Saturday, June 20, 2020

Colombia in the OECD

Colombia joined the OECD, which was news I hadn't even noticed. Sara Danish and Norberto Martinez write about it at Global Americans.

Membership carries real weight and gaining entry requires more than currying favor with a few key “sponsors.” Beginning in 2013, Colombia underwent technical reviews by 23 OECD committees spanning topics from trade to environment to public governance and justice, a process that prompted various reform measures, including the 2014 Transparency and Access to Information Law and 2011 Anti-Corruption statutes to prevent, investigate, and punish corruption.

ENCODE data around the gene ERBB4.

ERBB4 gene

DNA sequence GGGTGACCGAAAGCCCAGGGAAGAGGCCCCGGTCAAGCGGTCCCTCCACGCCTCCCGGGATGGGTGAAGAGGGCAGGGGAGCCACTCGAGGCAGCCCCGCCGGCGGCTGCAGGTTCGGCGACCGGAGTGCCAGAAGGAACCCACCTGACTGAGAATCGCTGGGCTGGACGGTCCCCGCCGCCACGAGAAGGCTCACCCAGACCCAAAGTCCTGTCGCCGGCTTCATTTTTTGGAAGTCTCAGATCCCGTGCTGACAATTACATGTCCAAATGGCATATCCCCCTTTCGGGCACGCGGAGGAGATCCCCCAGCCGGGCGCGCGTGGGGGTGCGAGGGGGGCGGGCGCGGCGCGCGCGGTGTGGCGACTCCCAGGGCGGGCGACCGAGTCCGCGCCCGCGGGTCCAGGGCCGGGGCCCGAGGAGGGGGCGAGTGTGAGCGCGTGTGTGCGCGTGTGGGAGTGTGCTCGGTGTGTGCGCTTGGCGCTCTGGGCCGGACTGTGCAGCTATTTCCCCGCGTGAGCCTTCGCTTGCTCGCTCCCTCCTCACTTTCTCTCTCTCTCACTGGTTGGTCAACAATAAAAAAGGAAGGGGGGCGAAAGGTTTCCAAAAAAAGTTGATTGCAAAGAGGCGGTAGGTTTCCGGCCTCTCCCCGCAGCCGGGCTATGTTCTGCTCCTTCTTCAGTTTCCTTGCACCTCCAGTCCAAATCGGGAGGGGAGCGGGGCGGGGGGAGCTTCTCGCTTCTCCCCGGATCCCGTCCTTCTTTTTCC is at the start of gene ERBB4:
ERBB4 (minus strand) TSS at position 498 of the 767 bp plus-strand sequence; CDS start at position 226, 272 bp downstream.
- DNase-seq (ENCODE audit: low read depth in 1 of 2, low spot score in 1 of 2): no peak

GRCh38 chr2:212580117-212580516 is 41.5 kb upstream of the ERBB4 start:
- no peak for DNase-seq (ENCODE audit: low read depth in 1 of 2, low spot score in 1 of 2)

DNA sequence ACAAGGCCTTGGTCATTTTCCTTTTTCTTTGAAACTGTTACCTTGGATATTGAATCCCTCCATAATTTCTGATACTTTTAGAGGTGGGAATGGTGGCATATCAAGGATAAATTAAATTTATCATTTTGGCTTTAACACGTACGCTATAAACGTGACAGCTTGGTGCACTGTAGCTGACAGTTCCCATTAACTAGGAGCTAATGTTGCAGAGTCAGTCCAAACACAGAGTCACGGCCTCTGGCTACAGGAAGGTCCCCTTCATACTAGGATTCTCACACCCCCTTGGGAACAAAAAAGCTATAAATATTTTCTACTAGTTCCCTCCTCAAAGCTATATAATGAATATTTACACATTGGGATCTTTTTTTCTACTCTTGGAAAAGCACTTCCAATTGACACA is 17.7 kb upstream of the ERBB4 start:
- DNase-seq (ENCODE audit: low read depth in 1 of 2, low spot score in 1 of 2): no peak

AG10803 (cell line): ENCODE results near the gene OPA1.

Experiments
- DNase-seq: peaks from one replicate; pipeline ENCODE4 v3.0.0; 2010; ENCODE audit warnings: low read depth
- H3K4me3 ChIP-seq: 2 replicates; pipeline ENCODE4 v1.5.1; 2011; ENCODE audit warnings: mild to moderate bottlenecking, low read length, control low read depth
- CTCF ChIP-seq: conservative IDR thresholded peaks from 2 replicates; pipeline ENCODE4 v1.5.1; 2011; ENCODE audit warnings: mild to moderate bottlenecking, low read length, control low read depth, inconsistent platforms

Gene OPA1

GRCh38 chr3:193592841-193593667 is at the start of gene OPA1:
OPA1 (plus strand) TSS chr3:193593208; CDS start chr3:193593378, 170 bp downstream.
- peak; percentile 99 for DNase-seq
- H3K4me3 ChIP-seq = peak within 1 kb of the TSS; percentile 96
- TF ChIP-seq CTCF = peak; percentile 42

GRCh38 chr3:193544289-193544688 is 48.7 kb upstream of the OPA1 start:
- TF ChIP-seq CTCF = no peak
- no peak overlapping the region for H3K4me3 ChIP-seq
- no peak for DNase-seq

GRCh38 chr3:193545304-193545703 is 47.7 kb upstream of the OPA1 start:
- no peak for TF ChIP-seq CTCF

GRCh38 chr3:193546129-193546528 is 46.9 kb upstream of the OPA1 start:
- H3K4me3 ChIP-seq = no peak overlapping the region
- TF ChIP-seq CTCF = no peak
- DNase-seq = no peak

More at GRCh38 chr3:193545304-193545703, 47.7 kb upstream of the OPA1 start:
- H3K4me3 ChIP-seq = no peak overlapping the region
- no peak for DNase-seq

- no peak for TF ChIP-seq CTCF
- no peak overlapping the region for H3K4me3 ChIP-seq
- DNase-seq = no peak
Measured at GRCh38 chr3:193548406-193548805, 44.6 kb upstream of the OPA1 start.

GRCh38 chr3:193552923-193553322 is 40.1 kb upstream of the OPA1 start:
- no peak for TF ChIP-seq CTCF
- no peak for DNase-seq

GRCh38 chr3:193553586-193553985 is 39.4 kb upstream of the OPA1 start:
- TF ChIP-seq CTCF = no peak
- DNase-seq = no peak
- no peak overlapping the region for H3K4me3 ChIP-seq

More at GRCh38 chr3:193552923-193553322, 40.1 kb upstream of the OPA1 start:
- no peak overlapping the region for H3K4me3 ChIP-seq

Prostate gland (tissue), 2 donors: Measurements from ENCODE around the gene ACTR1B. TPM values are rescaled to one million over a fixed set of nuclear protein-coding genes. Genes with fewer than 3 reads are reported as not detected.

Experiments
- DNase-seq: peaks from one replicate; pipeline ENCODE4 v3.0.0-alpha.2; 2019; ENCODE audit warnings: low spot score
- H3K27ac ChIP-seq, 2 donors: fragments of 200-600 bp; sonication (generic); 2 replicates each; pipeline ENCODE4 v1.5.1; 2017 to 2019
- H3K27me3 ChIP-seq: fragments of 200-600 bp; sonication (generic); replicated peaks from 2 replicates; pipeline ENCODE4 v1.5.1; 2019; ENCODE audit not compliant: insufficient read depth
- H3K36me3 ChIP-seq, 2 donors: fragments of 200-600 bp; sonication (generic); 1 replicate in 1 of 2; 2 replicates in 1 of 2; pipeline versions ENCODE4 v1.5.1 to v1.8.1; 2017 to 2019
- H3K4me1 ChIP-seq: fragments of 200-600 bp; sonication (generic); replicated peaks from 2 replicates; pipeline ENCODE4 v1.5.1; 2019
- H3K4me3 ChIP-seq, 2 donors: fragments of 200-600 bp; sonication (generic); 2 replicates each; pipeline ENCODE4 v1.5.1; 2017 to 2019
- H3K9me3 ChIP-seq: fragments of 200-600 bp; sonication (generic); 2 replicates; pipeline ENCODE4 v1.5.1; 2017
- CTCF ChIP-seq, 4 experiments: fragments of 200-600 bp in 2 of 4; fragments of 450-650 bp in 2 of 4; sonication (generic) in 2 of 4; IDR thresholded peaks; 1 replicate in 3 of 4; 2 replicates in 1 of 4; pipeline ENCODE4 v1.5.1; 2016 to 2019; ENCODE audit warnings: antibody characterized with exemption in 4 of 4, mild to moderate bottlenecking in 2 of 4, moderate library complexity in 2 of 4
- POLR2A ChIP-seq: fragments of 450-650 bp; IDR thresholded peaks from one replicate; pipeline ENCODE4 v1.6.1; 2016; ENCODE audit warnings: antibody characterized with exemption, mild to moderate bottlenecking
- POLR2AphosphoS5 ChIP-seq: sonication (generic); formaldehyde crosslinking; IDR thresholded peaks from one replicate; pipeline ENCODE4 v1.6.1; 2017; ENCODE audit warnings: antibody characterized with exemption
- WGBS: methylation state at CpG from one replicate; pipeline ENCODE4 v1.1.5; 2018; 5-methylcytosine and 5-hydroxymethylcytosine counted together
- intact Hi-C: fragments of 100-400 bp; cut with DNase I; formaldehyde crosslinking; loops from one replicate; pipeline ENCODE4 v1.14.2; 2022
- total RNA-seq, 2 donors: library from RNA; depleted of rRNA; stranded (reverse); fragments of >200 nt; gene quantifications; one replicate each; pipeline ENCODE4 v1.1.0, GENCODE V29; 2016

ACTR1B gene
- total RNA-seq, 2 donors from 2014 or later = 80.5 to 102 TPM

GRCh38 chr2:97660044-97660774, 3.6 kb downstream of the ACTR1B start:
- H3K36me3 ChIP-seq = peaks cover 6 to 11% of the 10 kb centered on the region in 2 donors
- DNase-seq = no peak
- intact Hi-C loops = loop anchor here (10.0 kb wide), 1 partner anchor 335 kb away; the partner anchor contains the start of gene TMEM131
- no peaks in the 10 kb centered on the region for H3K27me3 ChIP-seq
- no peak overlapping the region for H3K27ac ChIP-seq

I won't argue with the notion that it's positive, but I do wonder how much. Perhaps it is possible (though not measurable) to say a country would be worse off without it, but Mexico became a member in 1994 and the rule of law has suffered terribly since then (the 2019 OECD report on Mexico discussed failure a lot). Chile joined in 2010, and the past decade has seen protests, corruption charges, and other problems. Having a big USAID presence doesn't necessarily make anything better, either.


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